The next morning one of the beefcake male nurses at St. Paul’s toted an impossibly large, old fashioned scale into the communal hospital room. Once he had the scale situated, he cleared his throat and said, “Good morning, boys and girls. It’s time for your morning weigh-in.”
The male nurse’s voice was somehow deep and chipper at the same time. Counting the constipated old woman, there were six of us who resided in that room, all recovering heart surgery patients. Each of us clutched the makeshift pillows, made from folded bed sheets, against our still-healing sternums. The irritated looks on our faces, plus the absurd pillows—even the Sikh in the corner bed had one underneath the drape of his black beard—made us appear as if we were all enduring a dreaded hazing ritual for an oddball fraternity.
The weigh-in scale itself was the sort that we had in the locker room when I was wrestling in high school. Brief digression: I was an uninspired wrestler, to say the least. Some of the greatest failures of my life happened out there on wrestling mats. I loathed the intimacy of the sport, the way that we had to grab onto each other and squeeze, and continue to squeeze until one of us quit (usually me). I lost most of my matches in an embarrassing fashion, like hyperventilating from fright—that actually happened a few times.
I stepped onto the scale in my polyester hospital socks. Small increments of weights were knocked back and forth along the scale’s various racks until the teetering stopped.
His tanned arms rippled underneath his aqua-blue hospital togs. His eyes were the colour of flat root beer. I wondered if old Beefcake had worked a stagette the night before and was paying for it this morning. Beefcake, you lucky bastard, I thought. All those desperate women, hurling themselves at you? Rending their Nordstrom’s blouses? Oh, to be you, my friend! I’d later discover the truth about Sgt. Beefcake. He was a quiet, introverted gay man. In addition to his nursing duties, he was training to be a notary public. I always concocted these types of lurid fictions for the nurses at St. Paul’s; my brain did this involuntarily. I did the same thing for airplane pilots.
Sgt. Beefcake didn’t like what the scale was telling him. “Eighty kilograms,” he announced.
I’m from the U.S. where they teach the metric system in schools but don’t actually use the metric system anywhere except the schools. I asked Beefcake how much 80 kilograms was in easy-to-understand U.S. pounds. “About 175 or so,” the Sgt. replied. He looked at my chart again. “Considering your height and age, that’s low for you,” he said. “You need to gain some weight. Gain weight, or else they’re never going to let you out of here.”
Beefcake was right: eighty kilograms/175 pounds was low for me. I usually weighed 205 lbs., so I was almost 30 pounds underweight. How did I lose all this weight?
STEP 1. QUIT BUYING GROCERIES. Prior to the heart surgery, back when I was still waiting for the doctors to figure out what was wrong with me and frequenting walk-in clinics, I’d stopped eating almost entirely. I quit buying groceries outright. I skipped meals. I didn’t consider food at all.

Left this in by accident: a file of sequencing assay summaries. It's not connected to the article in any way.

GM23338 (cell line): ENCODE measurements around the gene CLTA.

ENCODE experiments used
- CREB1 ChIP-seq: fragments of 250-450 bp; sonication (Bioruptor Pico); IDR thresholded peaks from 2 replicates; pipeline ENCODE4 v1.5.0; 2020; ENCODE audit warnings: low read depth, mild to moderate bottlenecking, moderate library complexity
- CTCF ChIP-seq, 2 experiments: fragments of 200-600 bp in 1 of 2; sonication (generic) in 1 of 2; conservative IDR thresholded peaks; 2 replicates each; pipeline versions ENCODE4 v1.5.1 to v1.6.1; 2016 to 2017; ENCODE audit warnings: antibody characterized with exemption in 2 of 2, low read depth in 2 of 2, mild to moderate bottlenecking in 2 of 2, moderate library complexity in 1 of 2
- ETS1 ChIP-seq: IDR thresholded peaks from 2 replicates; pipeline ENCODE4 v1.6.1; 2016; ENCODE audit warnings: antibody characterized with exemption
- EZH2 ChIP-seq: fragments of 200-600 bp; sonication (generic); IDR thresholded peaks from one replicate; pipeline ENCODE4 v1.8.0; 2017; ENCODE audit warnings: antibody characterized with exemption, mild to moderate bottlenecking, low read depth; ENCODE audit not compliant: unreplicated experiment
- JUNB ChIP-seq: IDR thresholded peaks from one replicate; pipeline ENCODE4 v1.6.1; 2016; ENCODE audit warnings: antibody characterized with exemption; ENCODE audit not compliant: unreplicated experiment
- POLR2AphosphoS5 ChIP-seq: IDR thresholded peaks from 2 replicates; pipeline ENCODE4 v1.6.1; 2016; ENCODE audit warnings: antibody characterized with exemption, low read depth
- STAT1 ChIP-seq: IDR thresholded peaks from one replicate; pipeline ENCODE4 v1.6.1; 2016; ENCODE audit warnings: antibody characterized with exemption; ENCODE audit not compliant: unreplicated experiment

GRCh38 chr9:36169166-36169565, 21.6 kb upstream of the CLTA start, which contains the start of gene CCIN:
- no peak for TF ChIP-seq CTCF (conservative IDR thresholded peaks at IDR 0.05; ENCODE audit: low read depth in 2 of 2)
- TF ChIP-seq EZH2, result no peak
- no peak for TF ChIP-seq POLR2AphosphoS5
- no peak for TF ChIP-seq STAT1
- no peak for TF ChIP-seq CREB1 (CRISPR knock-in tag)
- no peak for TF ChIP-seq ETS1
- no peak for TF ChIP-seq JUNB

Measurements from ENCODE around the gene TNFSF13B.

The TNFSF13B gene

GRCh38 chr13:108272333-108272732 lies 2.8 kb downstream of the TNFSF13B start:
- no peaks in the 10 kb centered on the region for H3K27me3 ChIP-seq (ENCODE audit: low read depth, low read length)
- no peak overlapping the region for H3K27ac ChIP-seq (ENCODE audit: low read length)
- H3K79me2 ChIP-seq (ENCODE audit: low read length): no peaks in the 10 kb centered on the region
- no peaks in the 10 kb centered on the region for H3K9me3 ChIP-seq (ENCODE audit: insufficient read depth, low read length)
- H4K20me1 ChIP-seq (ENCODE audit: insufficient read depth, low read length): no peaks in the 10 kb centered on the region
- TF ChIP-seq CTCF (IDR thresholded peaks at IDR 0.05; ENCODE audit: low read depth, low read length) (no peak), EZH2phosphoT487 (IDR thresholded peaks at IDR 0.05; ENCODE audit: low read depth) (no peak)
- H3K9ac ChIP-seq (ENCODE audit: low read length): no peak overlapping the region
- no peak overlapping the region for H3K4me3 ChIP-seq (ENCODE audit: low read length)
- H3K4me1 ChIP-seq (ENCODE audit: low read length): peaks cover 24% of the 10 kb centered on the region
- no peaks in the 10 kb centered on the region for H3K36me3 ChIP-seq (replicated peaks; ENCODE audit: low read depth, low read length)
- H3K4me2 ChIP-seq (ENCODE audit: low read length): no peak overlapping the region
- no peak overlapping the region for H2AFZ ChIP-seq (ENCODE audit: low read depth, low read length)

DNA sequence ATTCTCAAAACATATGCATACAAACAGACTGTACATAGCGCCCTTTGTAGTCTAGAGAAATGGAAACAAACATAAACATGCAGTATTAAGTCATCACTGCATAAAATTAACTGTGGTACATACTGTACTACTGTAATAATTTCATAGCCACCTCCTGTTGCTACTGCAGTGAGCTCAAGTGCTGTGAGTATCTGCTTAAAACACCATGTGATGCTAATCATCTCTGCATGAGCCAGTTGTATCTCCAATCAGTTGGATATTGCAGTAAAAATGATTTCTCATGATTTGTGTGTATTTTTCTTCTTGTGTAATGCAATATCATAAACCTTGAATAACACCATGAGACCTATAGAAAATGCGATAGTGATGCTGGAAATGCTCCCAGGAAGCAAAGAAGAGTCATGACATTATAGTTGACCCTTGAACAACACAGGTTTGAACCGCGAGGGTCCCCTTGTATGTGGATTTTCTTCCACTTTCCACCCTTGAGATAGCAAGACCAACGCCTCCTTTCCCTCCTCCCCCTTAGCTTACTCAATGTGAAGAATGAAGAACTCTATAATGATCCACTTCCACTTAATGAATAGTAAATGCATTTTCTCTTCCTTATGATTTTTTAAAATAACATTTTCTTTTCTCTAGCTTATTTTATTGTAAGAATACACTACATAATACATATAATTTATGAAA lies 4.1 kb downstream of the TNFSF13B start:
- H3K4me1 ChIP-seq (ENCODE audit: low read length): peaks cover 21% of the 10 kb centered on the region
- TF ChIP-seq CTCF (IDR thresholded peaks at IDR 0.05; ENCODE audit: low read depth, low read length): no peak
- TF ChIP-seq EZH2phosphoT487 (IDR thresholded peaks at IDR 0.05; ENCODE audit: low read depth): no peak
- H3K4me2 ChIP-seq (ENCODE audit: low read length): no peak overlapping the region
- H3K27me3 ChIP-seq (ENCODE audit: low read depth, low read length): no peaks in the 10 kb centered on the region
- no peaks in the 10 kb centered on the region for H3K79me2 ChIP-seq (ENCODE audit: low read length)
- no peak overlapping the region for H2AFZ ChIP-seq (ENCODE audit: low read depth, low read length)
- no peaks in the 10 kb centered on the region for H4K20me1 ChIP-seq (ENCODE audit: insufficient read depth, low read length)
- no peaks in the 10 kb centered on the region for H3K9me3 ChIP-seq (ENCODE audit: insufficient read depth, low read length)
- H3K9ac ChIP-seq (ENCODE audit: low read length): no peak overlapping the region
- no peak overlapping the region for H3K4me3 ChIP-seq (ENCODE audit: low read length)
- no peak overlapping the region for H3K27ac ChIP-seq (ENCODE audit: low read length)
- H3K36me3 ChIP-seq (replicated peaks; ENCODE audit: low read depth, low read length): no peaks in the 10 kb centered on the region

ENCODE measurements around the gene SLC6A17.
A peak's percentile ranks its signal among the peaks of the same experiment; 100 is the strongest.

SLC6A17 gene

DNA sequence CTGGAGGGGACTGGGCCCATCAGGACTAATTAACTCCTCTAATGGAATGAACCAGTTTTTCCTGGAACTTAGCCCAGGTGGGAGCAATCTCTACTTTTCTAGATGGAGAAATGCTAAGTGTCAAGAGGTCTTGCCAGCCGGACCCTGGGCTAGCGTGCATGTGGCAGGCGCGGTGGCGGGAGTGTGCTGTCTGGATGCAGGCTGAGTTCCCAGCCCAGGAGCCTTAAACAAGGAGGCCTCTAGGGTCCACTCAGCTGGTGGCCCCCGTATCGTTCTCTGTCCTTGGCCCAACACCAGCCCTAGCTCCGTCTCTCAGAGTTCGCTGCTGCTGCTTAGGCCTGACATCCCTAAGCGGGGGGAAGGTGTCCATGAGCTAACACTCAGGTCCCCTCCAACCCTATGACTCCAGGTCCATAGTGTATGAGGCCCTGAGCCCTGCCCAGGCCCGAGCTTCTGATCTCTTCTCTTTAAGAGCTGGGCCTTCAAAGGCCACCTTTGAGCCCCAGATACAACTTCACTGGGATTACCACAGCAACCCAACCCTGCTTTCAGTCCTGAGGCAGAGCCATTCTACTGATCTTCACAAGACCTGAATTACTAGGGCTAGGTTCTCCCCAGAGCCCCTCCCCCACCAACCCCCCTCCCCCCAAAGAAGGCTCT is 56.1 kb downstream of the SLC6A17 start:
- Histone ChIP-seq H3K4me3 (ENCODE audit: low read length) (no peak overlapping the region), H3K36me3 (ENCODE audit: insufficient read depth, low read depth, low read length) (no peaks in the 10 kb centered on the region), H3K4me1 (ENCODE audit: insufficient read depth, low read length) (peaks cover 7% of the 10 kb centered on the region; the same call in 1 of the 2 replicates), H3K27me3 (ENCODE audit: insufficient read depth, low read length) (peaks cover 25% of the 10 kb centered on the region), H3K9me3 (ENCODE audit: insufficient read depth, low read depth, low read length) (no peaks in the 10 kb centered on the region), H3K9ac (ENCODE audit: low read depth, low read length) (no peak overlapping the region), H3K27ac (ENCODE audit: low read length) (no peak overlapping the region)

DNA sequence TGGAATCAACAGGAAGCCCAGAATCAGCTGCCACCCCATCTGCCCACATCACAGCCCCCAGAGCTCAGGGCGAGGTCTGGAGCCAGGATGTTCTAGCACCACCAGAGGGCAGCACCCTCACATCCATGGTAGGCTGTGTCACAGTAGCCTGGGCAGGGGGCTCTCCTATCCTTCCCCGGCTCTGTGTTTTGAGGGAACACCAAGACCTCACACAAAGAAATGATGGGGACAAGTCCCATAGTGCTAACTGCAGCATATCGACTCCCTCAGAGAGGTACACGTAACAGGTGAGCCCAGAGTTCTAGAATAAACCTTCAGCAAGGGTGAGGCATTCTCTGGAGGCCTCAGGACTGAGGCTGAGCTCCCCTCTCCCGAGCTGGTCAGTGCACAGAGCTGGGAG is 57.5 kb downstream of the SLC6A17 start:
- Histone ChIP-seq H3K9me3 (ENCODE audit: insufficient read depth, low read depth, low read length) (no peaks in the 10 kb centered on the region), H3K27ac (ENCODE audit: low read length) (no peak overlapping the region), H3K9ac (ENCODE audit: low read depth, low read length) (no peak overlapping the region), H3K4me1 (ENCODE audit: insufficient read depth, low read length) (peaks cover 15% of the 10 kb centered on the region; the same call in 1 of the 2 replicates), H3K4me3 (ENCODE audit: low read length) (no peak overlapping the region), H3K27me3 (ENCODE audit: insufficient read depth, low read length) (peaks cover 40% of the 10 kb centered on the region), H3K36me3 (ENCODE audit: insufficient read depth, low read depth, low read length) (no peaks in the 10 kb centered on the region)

STEP 2. DO NOT EAT ANYTHING—NO, NOT EVEN A SALTINE. After I was finally checked into the hospital, during the week I’d spent there prior to the heart surgery, I ate nothing—not even a saltine. Nurses would bring the meals each day. I never looked at them, never even took the lids off the tops of the meals to see what they were. Food didn’t register as food anymore. As far as I knew, from the point of view of my sick brain, the nurses were bringing me used, coiled up bath towels underneath those industrial-looking cloches. Why would I look under the cloche to see a bath towel?
STEP 3. IF YOU DO EAT ANYTHING, MAKE SURE IT’S ICE CREAM. One night before my heart surgery, Dr. Ali, brought me two jars of Earnest Ice Cream. She knew that I needed to eat, and she knew my one weakness.
She opened one of the jars for me—salted caramel. I took a spoonful, and stuffed it into my dry, sick mouth. It was so cold and good. Then I tried to pass the jar to someone else. “NO, JONESY, THAT’S FOR YOU. ALL OF IT. YOU EAT IT,” Dr. Ali said. “IT’S YOUR BIRTHDAY, RIGHT? WELL, THAT’S BIRTHDAY ICE CREAM. MMM, GOOD.”
It had, in fact, been my birthday: I’d turned 45 yesterday, hadn’t I…? Or maybe I would turn 45 tomorrow…? I honestly didn’t know when my goddamned birthday was. Hell, I barely knew who I was. Either way, birthday or no birthday, I did what Dr. Ali told me to do: I start shovelling it in. Everyone always did what Dr. Ali told them to do.
My mouth was full of ice cream. “You sure about this, Ali?” I asked.
“STOP TALKING WITH YOUR MOUTH FULL, JONESY,” she said. “AND, FOR THE RECORD, I’M SURE. NOW SHUT THE HELL UP AND EAT.”
Dr. Ali can be very charming sometimes.